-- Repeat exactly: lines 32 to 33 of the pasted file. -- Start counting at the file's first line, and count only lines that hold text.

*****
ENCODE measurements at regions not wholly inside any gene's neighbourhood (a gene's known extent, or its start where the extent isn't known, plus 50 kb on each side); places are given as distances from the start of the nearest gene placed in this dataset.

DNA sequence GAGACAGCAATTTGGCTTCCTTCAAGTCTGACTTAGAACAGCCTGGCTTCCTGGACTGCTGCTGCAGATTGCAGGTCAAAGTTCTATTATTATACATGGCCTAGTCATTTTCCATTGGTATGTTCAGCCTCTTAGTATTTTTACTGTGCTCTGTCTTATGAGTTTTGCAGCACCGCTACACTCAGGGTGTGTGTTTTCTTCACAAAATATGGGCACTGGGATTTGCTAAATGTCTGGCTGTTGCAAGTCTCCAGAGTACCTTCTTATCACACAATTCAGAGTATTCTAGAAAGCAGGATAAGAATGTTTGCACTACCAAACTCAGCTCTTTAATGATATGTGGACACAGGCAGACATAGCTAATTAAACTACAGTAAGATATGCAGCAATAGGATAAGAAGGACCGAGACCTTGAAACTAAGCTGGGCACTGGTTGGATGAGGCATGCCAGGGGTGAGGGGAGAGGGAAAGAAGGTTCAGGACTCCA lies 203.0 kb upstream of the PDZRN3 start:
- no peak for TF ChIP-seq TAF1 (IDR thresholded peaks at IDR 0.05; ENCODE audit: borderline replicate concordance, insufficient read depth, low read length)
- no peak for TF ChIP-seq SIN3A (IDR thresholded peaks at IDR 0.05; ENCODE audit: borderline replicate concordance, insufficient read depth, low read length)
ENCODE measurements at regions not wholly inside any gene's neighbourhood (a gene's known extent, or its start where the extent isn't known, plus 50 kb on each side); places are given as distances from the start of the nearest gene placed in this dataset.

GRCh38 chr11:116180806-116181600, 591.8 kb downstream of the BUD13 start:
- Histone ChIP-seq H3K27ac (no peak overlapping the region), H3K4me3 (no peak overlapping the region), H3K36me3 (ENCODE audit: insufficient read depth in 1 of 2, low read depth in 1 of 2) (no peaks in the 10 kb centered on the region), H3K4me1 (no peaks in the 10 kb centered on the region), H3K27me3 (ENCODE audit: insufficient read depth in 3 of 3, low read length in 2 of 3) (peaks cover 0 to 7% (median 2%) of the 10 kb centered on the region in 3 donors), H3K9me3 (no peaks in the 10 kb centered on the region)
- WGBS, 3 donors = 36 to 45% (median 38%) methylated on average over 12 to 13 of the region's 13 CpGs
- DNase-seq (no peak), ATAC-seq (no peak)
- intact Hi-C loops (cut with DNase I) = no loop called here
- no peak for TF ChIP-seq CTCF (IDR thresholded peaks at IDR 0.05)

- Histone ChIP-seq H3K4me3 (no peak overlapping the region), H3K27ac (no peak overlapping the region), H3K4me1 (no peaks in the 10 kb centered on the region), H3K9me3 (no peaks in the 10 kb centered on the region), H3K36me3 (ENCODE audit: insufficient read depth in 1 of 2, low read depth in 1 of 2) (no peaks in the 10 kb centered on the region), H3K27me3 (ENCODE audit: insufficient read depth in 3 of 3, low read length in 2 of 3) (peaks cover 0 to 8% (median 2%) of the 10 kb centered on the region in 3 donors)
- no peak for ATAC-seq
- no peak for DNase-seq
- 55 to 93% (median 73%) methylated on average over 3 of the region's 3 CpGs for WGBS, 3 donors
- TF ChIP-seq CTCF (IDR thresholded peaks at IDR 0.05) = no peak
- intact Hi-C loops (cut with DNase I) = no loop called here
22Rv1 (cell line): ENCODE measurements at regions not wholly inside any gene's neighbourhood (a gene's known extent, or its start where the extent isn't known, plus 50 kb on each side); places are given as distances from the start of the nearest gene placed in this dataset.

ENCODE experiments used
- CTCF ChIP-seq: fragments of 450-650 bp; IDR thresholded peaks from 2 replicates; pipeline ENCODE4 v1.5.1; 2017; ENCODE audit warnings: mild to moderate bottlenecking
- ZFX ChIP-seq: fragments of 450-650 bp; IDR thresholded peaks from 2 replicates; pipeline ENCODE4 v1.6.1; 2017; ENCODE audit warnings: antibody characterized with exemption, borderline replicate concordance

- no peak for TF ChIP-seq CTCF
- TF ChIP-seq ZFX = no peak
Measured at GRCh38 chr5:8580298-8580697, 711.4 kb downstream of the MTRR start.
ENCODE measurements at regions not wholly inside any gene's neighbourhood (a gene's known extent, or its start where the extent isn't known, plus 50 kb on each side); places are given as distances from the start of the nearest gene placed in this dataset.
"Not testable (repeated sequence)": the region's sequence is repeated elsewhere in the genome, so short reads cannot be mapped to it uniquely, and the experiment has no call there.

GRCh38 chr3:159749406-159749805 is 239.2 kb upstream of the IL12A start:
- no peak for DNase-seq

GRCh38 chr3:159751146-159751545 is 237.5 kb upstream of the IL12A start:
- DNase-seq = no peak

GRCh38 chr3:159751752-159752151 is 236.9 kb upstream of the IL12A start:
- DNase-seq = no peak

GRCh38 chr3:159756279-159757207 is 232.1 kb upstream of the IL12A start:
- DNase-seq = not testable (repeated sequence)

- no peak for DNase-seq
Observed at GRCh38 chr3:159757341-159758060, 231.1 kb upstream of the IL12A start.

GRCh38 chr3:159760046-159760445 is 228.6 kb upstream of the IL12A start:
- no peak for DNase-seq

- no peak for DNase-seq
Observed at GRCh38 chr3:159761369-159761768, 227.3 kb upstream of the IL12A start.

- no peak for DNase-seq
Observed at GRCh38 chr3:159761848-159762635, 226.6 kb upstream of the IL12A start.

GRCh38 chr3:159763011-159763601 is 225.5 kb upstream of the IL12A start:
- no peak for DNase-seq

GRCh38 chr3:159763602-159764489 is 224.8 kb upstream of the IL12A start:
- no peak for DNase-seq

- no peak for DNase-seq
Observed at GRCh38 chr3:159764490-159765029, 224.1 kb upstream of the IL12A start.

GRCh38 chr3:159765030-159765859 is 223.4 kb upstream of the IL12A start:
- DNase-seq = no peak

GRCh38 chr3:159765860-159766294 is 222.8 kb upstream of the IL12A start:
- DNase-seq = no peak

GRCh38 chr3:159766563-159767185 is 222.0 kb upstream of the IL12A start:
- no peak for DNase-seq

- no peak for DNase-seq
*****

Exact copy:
- DNase-seq = no peak

GRCh38 chr3:159756279-159757207 is 232.1 kb upstream of the IL12A start: